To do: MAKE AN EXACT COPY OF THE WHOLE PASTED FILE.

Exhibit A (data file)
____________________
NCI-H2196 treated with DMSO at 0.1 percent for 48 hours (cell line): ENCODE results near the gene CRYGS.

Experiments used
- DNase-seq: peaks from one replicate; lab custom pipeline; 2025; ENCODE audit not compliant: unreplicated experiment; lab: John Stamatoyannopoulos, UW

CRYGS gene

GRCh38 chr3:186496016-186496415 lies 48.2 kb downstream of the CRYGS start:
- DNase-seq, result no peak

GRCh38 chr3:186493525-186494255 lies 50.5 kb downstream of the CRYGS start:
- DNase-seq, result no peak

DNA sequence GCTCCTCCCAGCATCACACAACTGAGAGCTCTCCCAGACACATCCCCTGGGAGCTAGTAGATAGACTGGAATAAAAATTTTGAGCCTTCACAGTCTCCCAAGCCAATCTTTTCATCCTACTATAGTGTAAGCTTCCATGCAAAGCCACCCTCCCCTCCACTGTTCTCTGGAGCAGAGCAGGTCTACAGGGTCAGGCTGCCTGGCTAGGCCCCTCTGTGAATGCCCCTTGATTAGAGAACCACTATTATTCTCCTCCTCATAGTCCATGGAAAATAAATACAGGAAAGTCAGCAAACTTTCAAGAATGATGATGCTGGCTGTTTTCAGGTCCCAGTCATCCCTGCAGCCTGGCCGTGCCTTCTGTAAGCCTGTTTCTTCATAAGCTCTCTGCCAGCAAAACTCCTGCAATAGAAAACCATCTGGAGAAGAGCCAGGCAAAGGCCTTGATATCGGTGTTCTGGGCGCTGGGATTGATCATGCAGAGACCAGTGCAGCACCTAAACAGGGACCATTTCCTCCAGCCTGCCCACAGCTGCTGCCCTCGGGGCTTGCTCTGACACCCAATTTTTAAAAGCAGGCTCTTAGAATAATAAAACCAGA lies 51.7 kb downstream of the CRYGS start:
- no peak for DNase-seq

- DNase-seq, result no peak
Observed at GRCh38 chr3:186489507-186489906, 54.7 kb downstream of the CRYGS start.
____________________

NCI-H2196 treated with DMSO at 0.1 percent for 48 hours (cell line): ENCODE results near the gene CRYGS.

Experiments used
- DNase-seq: peaks from one replicate; lab custom pipeline; 2025; ENCODE audit not compliant: unreplicated experiment; lab: John Stamatoyannopoulos, UW

CRYGS gene

GRCh38 chr3:186496016-186496415 lies 48.2 kb downstream of the CRYGS start:
- DNase-seq, result no peak

GRCh38 chr3:186493525-186494255 lies 50.5 kb downstream of the CRYGS start:
- DNase-seq, result no peak

DNA sequence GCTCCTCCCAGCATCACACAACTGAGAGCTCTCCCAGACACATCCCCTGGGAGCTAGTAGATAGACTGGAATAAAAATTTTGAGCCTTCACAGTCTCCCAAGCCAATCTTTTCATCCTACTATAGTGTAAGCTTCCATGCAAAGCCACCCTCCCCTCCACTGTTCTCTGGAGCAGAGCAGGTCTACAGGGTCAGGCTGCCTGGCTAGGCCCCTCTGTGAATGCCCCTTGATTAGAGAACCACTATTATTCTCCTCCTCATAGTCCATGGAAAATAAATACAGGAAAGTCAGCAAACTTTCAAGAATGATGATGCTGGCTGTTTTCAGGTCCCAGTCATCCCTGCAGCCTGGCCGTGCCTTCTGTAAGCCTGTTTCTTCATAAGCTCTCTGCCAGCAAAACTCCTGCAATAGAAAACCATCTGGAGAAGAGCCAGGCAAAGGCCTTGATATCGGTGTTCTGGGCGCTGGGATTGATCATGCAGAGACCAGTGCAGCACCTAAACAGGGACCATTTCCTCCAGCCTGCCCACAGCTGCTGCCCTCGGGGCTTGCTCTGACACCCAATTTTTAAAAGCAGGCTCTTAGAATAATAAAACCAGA lies 51.7 kb downstream of the CRYGS start:
- no peak for DNase-seq

- DNase-seq, result no peak
Observed at GRCh38 chr3:186489507-186489906, 54.7 kb downstream of the CRYGS start.